Ammonia effects on CHO cell growth, metabolism, erythropoietin production and glycosylation

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Yang, Ming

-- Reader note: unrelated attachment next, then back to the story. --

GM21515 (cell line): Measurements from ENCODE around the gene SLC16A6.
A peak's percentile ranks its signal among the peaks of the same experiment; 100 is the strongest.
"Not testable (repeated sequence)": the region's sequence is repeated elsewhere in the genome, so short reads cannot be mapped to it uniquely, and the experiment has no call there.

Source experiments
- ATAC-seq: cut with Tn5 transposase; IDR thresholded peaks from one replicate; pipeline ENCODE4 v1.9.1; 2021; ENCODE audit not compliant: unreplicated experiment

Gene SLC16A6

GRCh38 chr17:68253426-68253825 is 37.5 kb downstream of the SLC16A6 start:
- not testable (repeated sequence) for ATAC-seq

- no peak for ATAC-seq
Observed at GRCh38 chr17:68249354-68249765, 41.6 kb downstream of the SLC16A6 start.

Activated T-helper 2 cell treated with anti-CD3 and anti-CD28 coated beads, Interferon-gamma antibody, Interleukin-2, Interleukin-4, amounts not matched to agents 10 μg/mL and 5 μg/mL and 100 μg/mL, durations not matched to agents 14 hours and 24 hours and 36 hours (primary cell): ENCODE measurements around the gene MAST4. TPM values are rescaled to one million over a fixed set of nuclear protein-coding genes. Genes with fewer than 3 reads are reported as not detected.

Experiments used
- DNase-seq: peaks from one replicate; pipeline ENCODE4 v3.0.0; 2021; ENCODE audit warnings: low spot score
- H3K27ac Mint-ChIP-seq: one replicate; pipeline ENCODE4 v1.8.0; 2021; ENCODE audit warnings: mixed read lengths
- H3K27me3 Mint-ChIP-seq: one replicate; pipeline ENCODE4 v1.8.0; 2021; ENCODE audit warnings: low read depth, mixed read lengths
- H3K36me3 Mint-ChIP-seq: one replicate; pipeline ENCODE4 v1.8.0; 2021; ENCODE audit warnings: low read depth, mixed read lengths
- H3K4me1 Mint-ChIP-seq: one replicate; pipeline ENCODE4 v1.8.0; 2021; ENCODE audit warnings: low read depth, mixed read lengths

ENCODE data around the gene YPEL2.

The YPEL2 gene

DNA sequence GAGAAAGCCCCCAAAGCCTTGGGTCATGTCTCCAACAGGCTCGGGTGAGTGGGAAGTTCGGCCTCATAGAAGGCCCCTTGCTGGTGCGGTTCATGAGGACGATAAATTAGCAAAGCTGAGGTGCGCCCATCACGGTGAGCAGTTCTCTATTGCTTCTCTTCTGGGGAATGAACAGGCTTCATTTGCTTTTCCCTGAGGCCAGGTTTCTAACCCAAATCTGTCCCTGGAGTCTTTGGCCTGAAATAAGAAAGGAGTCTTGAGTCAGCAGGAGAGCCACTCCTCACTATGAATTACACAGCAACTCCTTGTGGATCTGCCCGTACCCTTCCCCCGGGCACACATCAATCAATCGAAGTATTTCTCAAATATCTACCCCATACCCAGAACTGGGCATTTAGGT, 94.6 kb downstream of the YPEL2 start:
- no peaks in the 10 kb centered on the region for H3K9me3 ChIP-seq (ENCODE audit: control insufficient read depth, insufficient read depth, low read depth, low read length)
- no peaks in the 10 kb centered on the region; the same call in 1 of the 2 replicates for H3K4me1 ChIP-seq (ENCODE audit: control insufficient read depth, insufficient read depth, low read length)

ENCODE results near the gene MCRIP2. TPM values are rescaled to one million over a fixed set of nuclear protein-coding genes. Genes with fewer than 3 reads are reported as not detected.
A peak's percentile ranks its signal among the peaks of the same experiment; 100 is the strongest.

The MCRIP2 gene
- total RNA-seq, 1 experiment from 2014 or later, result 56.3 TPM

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The effects of ammonium on cell growth, metabolism, protein production and glycosylation were investigated for Chinese hamster ovary (CHO) cells transfected with the human erythropoietin (EPO) gene and grown in serum-free medium during batch culture. The EPO analyzed from control cultures had a molecular weight range of 33-39 kDa and an isoelectric point range of 4.06-4.67. Seven distinct isoforms of the molecule were identified by two dimensional electrophoresis. Complete enzymatic de-glycosylation resulted in a single molecular form with a molecular weight of 18 kDa. Addition of NH4Cl to the cultures caused a significant increase in the heterogeneity of the glycoforms as shown by an increased range of molecular weight and pI. The FACE N-linked oligosaccharide profile showed that the density of the major band was greatly diminished and the width was significantly increased in cultures containing added ammonia. The N-linked glycan sequence determination by FACE indicated that EPO contained a typical N-linked complex oligosaccharide structure. Glycans from ammonia-containing cultures showed the same sequence pattern. The molecular heterogeneity of EPO increased during the course of a batch culture. Analysis of the secreted EPO indicated a time-dependent increase in the molecular weight band width of the peptide consistent with degradation rather than changes in the glycan structure. A high glutamine concentration (16-20 mM) in the culture decreased the apparent degradation of the EPO. Glucosamine induced EPO heterogeneity which was significantly different from ammonia. The pI range was increased and extended from 3.5 to 7.5 in 10 mM glucosamine supplemented culture. The addition of ammonia and glucosamine resulted in a significant increase of the intracellular nucleotide sugar pool. The UDP-GNAc pool of ammonium and glucosamine treated cultures accounted for 60% of total nucleotides compared to 9.2% for the control culture. In conclusion, ammonia in the culture medium affected EPO glycosylation which was observed as a reduction of the tetra-antennary and tetra-sialylated oligosaccharide structures. The added ammonia and glucosamine to CHO cell culture had different effects on EPO heterogeneity although both significantly increased intracellular UDP-sugar pool concentrations. There may not be a direct relationship between intracellular nucleotide sugar pool and glycan structures from this study. (Abstract shortened by UMI.)